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“That’ll be fifteen dollars,” a woman behind glass announces, and cranes her neck to see what I’m handing her. She gives me a red band for the Japanese Festival, and a park map. I follow the crowd through the botanical garden into what I expect to be a slice of the East in the Midwest, as scheduled annually. I’m calculating how much I can spend, how many calories I’ve consumed; and how much time I have is probably visible on my face. I smile when I cross paths with another festival-goer. I should be more aware of my surroundings. Even if I went back to Japan, nothing would be the same.
In my memories of Japan it is always summer, the cicadas buzzing, the sun raining its golden sedation. I am bouncing along to the commotions of Kamakura despite the sakura ice cream swishing in my belly. No amount of walking has me defeated, so we head on through the garden gates. If Dad were here, we wouldn’t be allowed to pour water over rocks in cleansing prayer to a material god. My sister questions Mom’s leniency about it, to which she is given an answer of cultural insight; that we shouldn’t be ignorant of our surroundings. I slowly tip my wooden ladle until the smooth stone before me is wet on all sides. If I pour with enough grace, perhaps I will become a Spice Girl.
We move forward, up the stairs of the Taiizan Kotokuin Shojosenji temple, to an open atrium to meet the unshut eyes of Buddha. I stand where his tilted gaze might have been focused on me if he weren’t blinded in mediation. His curls are in stiff whirls that leave a scalloped shadow on his forehead. His large ears drip low. One day they will reach his shoulders. Under his round nose runs a broken line similar to the one on papers where my teacher would write: cut here. Buddha’s head was torn off and flung towards the coast in a tsunami a long time ago. The locals reattached it, making the line of hyphens his mustache. From his round shoulders hangs a garment loose enough to display his celebrated vegetarian gut. A nearby Buddhist tells us his hands are eternally asking for enlightenment to eclipse the illusions of the material world. When he began asking, centuries ago, he was gold. He is now tea-leaf green. He is almost enlarging with each breath, and this makes me want to look elsewhere at an enormous pair of hand-woven hemp sandals hanging from a wall. An elementary school fashioned them in accordance with the legend that at night he gets up to walk the garden like a peaceful King Kong.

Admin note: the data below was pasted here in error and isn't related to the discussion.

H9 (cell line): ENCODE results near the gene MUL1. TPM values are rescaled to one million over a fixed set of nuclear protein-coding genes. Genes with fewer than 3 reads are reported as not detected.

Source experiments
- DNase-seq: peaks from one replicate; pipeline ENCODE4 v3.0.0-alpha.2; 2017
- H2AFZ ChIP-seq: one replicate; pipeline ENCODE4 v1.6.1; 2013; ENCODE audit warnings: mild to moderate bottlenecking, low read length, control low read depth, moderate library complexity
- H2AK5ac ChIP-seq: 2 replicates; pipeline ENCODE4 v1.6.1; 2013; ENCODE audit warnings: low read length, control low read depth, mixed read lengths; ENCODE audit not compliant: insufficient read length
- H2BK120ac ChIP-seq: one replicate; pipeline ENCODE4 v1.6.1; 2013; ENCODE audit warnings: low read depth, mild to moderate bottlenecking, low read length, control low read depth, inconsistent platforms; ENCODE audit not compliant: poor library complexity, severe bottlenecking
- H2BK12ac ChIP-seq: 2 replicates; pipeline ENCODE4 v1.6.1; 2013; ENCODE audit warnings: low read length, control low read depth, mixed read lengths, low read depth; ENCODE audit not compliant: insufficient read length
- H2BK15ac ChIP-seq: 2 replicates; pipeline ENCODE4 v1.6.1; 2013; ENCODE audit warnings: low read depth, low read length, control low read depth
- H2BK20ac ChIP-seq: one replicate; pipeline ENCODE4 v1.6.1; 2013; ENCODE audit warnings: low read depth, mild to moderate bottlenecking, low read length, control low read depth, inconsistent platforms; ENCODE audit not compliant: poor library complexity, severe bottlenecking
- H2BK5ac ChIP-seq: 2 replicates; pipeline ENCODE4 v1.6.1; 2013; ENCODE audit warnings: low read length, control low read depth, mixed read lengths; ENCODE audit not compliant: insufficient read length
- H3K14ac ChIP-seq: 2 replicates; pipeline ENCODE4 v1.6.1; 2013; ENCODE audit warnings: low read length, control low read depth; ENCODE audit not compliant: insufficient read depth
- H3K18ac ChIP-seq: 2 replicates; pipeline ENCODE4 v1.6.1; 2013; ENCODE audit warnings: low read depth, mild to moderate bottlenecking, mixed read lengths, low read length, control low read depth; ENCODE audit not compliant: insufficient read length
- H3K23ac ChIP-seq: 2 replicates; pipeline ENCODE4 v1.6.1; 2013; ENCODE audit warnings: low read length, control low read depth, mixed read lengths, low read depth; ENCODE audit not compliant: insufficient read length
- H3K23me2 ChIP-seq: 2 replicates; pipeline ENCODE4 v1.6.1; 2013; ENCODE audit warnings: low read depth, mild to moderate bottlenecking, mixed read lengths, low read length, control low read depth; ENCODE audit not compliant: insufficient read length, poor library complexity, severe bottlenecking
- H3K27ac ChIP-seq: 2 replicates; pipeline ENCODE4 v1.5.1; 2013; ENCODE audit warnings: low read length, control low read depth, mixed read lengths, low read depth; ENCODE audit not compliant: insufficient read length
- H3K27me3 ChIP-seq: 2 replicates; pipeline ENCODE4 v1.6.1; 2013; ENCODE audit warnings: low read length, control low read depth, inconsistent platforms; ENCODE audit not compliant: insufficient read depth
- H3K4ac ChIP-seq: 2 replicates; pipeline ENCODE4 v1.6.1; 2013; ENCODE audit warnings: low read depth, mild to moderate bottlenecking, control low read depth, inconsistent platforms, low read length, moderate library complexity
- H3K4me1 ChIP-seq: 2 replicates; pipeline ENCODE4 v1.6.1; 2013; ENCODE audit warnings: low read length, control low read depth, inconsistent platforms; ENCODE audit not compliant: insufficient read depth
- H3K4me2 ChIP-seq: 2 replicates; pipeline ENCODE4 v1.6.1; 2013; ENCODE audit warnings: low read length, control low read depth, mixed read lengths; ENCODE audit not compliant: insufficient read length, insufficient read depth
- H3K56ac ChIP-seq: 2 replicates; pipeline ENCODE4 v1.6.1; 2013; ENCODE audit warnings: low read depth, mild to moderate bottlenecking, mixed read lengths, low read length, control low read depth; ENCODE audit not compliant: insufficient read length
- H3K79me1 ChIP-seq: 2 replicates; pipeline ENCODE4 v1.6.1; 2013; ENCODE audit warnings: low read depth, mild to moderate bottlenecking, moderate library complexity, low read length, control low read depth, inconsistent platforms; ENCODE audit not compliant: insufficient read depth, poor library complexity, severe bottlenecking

Sister always wants to explore what’s inside this musing figure. I take out my yen and place them in the tray to pay the entrance fee. For a split second, I am in darkness. My pupils dilate, and my eyes speculate on shapes that don’t initially make sense as they are reversed. From inside Buddha, it can be seen that there are two slits where his eyes are, that the sky is bluer than a blue raspberry Gusher tastes. There are two staircases leading to a pair of windows to see out of his back. After we exit, we usually leave the atrium to see the plants.
The garden is spacious. There are white pebbles where I have seen dirt in western gardens. The movement of the trees causes shadows to sway, and the garden is in motion. Among the pink cherry blossoms floating in the breeze, a familiar face appears. We chat with a family friend, take pictures, and then it is time to leave. I don’t yet know that in the visits to come – four more in person, and the rest in memory – not one thing is exactly the same.